I have had a lovely exchange of emails with the subscriber "Old Timer" who belongs to this group. A grown-up foster child is something that hasn't formed part of my support network until now but has proved useful to both of us. He seems to feel many of the emotions that we "youngsters" also feel but being older has far more "coping strategies" than we have. You can tell he is a Londoner as he knows quite a lot about where I was raised in the bad old days before I was rescued.

Memo to self - I must stop using social worker speak "support network" and "coping strategies" make me sound deranged!

Eve and Ella and their families are fine.

Didi (18.10.13)

This is the first Monday I have off in ages. The disaster that was supposed to be a storm didn't happen around here. It never got more than breezy and the rain never got heavy so it looks as if the Weather People got it wrong again!

Yesterday I was with Eve and Ella and we three girls had a interesting/worrying/surprising morning out and about while Chris and Mark looked after the babies. Curiously we three girls went to watch a football game in the park. But not any old football game and not any old park. For years the current and former residents of the Children's Home have been meeting up for a game of football in the local park and we thought we would check out "the action". It was quite intimidating walking across to the group of about twenty (14 to 18 year olds) who were radiating alienation and aggression. There was a slight thawing of the tension when we explained who we were but the lads (perhaps 12 of the 20) didn't want to talk and basically ignored us throughout.

The girls were a mixture of Children's Home and fostered kids. Real hard cases (except for a couple) and on average much more confrontational than Eve, Ella and I had ever been at their age. Totally non-engaged with main stream society. They didn't appear to value education or employment and had nil interest in any support mechanisms outside their close friends. We didn't even bother suggesting that they subscribe to the monthly newsletter that Eve and Ella write - to be brutal I don't think any of us wanted them as part of our group.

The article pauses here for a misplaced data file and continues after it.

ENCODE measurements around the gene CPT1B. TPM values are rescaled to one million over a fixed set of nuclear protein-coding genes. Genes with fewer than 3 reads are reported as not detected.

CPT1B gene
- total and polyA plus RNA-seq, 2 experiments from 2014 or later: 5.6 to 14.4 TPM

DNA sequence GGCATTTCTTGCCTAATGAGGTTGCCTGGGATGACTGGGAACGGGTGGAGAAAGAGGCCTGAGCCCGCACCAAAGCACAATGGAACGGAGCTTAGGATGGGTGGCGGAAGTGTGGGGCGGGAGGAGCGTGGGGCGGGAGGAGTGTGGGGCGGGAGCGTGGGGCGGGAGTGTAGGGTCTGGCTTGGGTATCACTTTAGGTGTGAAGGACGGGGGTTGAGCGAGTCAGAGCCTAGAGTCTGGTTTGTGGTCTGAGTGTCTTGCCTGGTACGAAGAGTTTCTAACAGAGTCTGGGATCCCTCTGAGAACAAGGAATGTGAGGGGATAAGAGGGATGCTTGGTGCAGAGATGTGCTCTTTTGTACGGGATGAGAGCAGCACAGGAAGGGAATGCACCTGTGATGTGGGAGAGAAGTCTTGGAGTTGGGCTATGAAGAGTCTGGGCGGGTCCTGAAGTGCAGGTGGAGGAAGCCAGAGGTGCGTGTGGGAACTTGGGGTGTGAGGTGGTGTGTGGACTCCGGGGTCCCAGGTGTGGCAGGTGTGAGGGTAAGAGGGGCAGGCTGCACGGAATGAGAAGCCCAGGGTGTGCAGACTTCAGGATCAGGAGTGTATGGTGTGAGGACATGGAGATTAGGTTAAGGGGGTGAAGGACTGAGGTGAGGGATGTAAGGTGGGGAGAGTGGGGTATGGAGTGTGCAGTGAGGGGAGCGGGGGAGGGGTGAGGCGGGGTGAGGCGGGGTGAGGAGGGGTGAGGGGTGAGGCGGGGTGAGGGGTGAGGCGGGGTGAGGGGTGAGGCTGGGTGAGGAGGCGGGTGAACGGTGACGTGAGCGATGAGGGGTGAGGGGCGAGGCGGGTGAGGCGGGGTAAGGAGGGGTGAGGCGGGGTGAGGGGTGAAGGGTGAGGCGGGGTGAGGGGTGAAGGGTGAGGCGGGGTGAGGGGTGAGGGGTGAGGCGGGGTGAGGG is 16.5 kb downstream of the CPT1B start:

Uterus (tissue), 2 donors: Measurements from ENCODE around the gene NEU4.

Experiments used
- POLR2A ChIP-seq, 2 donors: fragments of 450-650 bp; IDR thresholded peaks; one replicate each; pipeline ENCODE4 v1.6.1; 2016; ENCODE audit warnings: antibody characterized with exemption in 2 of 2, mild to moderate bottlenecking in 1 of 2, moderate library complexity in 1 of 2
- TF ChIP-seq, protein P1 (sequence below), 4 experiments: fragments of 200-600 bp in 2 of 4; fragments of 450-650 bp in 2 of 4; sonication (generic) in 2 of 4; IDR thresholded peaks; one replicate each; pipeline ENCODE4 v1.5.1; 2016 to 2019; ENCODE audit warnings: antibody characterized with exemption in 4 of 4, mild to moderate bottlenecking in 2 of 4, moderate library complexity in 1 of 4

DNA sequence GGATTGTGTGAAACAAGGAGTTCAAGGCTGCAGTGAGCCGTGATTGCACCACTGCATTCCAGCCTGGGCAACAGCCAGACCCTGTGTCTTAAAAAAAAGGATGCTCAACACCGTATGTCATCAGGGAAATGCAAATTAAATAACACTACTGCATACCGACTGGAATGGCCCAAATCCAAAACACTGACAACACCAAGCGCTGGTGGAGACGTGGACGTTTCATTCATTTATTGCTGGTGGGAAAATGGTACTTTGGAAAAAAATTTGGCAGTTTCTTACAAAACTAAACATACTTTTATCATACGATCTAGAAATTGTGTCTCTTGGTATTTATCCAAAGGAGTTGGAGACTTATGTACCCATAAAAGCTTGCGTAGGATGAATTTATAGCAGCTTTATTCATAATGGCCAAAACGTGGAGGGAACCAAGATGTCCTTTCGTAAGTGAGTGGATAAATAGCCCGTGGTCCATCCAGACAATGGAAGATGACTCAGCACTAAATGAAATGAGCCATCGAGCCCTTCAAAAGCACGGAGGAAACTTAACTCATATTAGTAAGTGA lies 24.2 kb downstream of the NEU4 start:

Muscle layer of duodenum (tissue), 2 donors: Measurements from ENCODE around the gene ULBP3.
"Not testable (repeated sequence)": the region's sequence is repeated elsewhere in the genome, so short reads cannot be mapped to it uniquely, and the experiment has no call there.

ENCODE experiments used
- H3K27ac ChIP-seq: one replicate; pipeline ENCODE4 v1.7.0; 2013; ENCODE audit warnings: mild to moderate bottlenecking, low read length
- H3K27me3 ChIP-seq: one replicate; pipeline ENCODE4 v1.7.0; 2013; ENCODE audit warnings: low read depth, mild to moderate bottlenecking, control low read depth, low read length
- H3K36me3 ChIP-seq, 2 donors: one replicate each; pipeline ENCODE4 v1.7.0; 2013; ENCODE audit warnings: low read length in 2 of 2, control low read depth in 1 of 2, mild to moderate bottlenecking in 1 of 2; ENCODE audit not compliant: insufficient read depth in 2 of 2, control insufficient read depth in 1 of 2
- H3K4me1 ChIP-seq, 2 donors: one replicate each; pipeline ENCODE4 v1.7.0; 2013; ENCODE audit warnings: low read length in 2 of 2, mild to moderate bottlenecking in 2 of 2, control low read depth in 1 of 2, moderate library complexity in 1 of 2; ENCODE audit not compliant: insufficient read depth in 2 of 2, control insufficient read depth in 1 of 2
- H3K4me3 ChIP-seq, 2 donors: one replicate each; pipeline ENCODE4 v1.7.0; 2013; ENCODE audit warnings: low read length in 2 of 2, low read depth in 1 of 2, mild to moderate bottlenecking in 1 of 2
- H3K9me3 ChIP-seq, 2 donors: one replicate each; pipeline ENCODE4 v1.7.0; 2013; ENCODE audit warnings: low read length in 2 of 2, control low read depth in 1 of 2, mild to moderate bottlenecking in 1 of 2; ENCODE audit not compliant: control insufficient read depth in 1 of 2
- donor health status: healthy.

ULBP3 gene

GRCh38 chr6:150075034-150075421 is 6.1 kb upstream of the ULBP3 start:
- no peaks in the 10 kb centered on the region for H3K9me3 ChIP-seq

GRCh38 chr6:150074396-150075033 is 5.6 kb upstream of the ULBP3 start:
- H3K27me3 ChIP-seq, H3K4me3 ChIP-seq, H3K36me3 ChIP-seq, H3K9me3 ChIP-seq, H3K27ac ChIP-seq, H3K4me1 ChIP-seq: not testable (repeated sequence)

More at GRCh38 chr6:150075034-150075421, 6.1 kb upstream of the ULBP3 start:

We didn't stay long because we didn't feel welcome or even particularly safe so after about 30 minutes we wondered off. We went to the local café and after a few minutes two of the girls (16? years old) from the park came in. They were both in foster care. On their own they were quite civilised - but it was so sad talking to them. Friendless, ambitionless and almost moneyless they hang around with low life (their own words) because they have "nowhere else to go"! I'm shocked at how any child in what is supposed to be a civilised society can be reduced to the sadness that these two were feeling..

Didi (28.11.13)

Kiwifruit - a guest blogger. Part 3

One of the extreme frustrations of unpicking the experiences of former foster children is hearing the same negative experiences repeated ad infinitum. Across the years and across much of the English speaking world the same sense of institutional indifference, the same finance driven systems, the same casual disregard for promises made to the young person are described again and again and again.

George Santayana was a philosopher and writer. Famously he said “Those who cannot remember the past are condemned to repeat it.” This is sometimes presented as, “Those who fail to learn from the mistakes of their predecessors are destined to repeat them.”